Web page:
UCL's Law Department is staging exhibitions to mark the centenary of the legislation which allowed women to qualify as barristers and solicitors. So they are commemorating women of distinction linked to law at UCL. And Sheela's aunt, Dorothy 'Dorf' Bonarjee, was the first woman to be awarded a law degree at UCL way back in 1917.
Dorf studied first at the University College of Wales at Aberystwyth - where she achieved the remarkable feat for an Indian woman student (albeit brought up largely in Dulwich) of winning the bardic chair at the college Eisteddfod. She was a published poet - and Sheela still has manuscript and printed copies of many of her verses.
She went on to UCL - again accompanied by her brother, Bertie (Sheela's father) - where she made an indelible mark once more. Here's what the panel about Dorf at the dinner (and there will also be an exhibition at UCL's Bentinck House) proclaimed:
Dorothy Bonarjee - UCL Laws LLB 1917
The first woman to achieve an internal law degree from UCL
Dorothy Bonarjee was the first woman to achieve an internal law degree from UCL Faculty of Laws (1917). This achievement is particularly notable because the Sex Disqualification (Removal) Act, which enabled women to become barristers, solicitors, jurors and magistrates, was not ratified until 1919. This means that while she was pursuing her studies, women could not formally enter the legal profession. Additionally, other leading universities did not, at that time, admit women to degrees.
Dorf's father was a lawyer but she never practised in the profession - indeed she eloped with a French artist, Paul Surtel, perhaps to avoid the prospect of returning to India. She lived for the rest of her life in southern France. Sheela knew Dorf well, and indeed regarded her as something of a role model.
I've blogged before about Dorothy Bonarjee - indeed it was after the team at UCL googled her to try to find out more about her that they made contact with me. The dinner invitation ensued. And there's more about Dorf to come!
Priests and congregation at the annual mass at the Armenian church in Chennai, February 2019. Mike Stephan, a prominent member of the Armenian comunity, is on the left and next to him the Jesudian family. The priests are the Very Rev. Fr. Movses Sargsyan, Pastor of the Armenians in India and Rev. Fr. Artsrun
Here's the script for a piece I wrote and recorded for 'From Our Own Correspondent' on BBC Radio 4 and the World Service. The introduction reads: In India there are still a few communities, much diminished in size, whose roots lie in the trading links which came with Empire. Andrew Whitehead has come across one such group in the southern city of Chennai which, for the first time in centuries, is growing in numbers again:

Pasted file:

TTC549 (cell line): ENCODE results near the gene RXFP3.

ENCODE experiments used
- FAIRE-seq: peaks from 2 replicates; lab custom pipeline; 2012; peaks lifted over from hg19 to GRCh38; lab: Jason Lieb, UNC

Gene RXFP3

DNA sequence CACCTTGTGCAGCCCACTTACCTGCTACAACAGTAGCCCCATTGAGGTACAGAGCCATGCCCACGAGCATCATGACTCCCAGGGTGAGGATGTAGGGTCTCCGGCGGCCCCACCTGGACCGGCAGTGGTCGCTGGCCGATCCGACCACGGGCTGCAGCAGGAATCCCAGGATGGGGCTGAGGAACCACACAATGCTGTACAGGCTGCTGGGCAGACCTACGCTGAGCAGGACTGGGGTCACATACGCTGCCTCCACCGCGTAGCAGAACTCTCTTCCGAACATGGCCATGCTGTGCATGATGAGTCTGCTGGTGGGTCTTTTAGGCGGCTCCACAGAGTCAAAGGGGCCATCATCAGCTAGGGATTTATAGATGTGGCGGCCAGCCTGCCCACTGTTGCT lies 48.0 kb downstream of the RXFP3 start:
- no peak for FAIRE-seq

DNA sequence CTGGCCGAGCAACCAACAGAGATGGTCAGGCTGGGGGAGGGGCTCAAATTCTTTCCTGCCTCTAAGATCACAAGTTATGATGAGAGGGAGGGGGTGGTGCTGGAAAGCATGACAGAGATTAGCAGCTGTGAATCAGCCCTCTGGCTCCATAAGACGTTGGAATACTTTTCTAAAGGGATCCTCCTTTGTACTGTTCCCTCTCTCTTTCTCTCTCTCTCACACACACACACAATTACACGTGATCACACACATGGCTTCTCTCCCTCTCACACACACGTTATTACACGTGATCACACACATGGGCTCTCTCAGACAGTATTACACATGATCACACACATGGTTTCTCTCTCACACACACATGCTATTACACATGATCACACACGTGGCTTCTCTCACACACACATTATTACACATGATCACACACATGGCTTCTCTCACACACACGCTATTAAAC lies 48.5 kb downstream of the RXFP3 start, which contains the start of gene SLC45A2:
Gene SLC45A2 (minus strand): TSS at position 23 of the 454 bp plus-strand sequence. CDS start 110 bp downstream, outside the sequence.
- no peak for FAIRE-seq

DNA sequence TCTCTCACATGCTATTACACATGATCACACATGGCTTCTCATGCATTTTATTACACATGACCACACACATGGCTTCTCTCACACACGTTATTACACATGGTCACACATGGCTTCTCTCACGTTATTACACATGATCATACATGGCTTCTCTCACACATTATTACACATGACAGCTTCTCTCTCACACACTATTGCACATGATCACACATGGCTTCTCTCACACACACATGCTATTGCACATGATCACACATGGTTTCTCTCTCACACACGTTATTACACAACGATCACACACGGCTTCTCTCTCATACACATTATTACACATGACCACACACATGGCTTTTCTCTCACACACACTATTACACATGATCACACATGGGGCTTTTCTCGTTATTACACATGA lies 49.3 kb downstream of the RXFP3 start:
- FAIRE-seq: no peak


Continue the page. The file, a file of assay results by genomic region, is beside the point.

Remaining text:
I didn't expect to see a baby in his mother's arms among the congregation. India's Armenian community - once conspicuous in commerce, though always modest in number - has been fading away for many decades. In Chennai, they are barely clinging on.
The city's serene eighteenth-century Armenian church holds just one service a year. It's the oldest church in what was once called Black Town - the place that became home for those not allowed to live in the British fort at the heart of what was then Madras. The place was one of Asia's commanding ports in that earlier era of globalisation and Empire. And the Armenian traders had money - that's reflected in the stylish design of this pocket-sized church, its large grounds, striking plaster cherubs and their bugles, and a separate tower complete with church bells cast in Whitechapel in London’s East End.
Two priests from Kolkata came over for the annual mass - a two-hour flight away, where the Armenian congregation can reach the heady heights of a hundred or more worshippers, at least at Christmas time. The clerics brought with them to Chennai the incense, ornate clerical headgear, capes and crucifix which are such essential parts of Orthodox worship. Even counting well-wishers and the curious - and I suppose I fit both descriptions - the number attending just touched double figures.
So the young family made up I guess a quarter of the congregation. The baby's name is Suren. His father, Kapilan, is an architect – Chennai-born and, he insists, 100% Tamil; his mother Ashkhen, with red hair and pale complexion, describes herself as Armenian through-and-through.
As is often the case with marriages across the frosted boundaries of race, religion, language and nation, there is a heart-warming measure of coincidence in this love story. Kapilan was so often told when a postgraduate student in Canada that his surname, Jesudian, sounded Armenian that his interest in the country was aroused; Ashkhen performed so well in Hindi lessons when she was at school in Armenia that she won a study trip to India, and on her return took on a role promoting links between the two countries.
When Kapilan arrived in Armenia as a tourist, Ashkhen showed him round. "He asked me if Armenia is safe" - she recounts, with feigned shock and amusement. "He's from India - and he asks if my country is safe!" When she was, in turn, invited to Chennai she was wary - "don't think I'm coming there to get married", she insisted. But a day before her return home, they got engaged. A white wedding followed, held in the Armenian capital, Yerevan.
Ashkhen found her first year in Chennai tough. She was hit by South India's ferocious heat and humidity. She missed her family, her language, her food, her favourite kind of coffee. Her husband is a Christian but the services at his Protestant church in Chennai didn't sound - or smell - anything like the orthodox worship she had grown up with.
Over time, she came through and adapted. She started teaching Russian and - with admirable entrepreneurial flair - worked as a business coach, offering Indian businesses advice on branding and on commercial etiquette when dealing with the Russian-speaking world.
That’s just one story. But there are more. Hundreds of Indian students now attend medical schools in Armenia. Ashkhen reckons that sixty or more Armenian women have married trainee doctors and accompanied them back to India. Suren is not the only youngster in Chennai with an Armenian Mum and an Indian Dad.
Not all the young Armenians in India cleave to the church as a marker of their identity – but they do network, and Ashkhen is now the regional coordinator of the India-Armenia friendship group. She’s worried about her son growing up in a culture where inter-racial marriages are still rare, and where anyone with a fair skin is likely to be seen and treated as an outsider. Chennai is no longer the cosmopolitan city it once was - but Ashkhen is determined to – as she put it – make herself comfortable there.
So for the first time in a couple of centuries, the Armenian community in India is growing. "If you want to find the bad things about India, you will", Ashkhen counsels her friends – and her clients. "If you want to find the opportunities for business, you can. There’re plenty."